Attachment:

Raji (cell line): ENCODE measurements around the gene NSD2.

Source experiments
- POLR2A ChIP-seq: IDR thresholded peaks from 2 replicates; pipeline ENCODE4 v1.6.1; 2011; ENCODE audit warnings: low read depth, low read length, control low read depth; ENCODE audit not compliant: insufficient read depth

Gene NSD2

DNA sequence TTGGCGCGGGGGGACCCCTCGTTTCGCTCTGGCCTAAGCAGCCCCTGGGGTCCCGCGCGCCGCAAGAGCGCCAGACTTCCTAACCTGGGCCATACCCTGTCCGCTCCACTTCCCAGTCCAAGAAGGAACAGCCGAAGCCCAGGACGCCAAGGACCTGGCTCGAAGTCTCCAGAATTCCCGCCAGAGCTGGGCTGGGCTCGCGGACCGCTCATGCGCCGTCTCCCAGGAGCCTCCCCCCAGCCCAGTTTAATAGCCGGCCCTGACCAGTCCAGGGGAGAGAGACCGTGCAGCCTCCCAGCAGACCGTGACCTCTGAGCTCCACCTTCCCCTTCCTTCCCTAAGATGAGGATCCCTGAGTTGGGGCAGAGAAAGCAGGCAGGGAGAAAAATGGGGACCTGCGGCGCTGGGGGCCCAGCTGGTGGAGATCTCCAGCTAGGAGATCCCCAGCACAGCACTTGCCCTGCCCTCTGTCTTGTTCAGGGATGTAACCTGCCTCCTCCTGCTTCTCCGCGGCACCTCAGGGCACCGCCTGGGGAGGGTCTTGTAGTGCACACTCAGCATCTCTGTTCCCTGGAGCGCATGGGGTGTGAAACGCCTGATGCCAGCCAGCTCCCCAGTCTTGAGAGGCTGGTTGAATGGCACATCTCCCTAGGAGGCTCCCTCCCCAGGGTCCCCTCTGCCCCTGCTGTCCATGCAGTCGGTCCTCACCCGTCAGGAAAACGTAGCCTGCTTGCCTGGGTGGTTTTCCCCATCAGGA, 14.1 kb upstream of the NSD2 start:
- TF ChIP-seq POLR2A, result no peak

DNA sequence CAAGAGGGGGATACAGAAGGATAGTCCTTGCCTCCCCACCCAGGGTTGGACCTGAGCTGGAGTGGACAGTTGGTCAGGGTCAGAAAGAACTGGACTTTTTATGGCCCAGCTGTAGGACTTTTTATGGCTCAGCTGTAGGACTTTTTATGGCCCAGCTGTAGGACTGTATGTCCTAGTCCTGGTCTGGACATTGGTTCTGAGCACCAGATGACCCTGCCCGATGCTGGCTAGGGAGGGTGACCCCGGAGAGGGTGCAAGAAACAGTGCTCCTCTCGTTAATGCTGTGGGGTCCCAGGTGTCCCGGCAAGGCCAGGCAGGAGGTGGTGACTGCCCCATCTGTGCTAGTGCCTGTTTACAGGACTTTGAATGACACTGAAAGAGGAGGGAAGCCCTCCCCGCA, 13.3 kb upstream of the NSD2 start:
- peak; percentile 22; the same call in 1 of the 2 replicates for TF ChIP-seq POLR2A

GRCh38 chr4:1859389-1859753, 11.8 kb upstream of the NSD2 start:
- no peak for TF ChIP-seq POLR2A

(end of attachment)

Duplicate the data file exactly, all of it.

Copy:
Raji (cell line): ENCODE measurements around the gene NSD2.

Source experiments
- POLR2A ChIP-seq: IDR thresholded peaks from 2 replicates; pipeline ENCODE4 v1.6.1; 2011; ENCODE audit warnings: low read depth, low read length, control low read depth; ENCODE audit not compliant: insufficient read depth

Gene NSD2

DNA sequence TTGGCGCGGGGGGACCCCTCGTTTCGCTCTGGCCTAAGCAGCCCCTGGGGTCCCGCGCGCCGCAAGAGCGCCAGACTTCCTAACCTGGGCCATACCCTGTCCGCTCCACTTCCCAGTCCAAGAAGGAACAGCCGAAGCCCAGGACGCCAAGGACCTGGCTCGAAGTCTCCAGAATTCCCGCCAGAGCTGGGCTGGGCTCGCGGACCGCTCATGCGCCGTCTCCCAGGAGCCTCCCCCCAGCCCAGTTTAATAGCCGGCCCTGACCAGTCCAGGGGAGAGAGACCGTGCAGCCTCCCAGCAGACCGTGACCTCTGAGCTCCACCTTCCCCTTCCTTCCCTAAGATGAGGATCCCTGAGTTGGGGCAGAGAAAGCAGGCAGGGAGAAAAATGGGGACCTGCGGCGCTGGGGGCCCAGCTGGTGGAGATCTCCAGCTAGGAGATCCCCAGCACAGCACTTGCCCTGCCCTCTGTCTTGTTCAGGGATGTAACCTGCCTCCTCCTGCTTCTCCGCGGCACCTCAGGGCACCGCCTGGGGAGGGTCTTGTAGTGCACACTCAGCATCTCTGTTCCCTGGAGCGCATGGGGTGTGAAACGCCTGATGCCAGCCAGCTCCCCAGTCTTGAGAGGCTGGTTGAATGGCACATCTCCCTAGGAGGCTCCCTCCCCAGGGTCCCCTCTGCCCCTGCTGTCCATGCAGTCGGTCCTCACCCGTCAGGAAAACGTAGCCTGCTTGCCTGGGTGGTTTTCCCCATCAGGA, 14.1 kb upstream of the NSD2 start:
- TF ChIP-seq POLR2A, result no peak

DNA sequence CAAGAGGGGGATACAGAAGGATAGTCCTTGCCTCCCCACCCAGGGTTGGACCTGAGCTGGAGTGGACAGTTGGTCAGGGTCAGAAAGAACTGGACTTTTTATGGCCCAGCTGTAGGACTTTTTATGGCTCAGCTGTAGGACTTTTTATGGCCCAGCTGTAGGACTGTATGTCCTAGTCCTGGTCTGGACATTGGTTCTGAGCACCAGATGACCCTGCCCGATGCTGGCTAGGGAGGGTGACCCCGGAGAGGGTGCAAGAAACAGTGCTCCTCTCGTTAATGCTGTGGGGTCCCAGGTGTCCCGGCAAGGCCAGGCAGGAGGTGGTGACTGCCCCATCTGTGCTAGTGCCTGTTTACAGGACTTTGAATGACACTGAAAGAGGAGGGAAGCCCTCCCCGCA, 13.3 kb upstream of the NSD2 start:
- peak; percentile 22; the same call in 1 of the 2 replicates for TF ChIP-seq POLR2A

GRCh38 chr4:1859389-1859753, 11.8 kb upstream of the NSD2 start:
- no peak for TF ChIP-seq POLR2A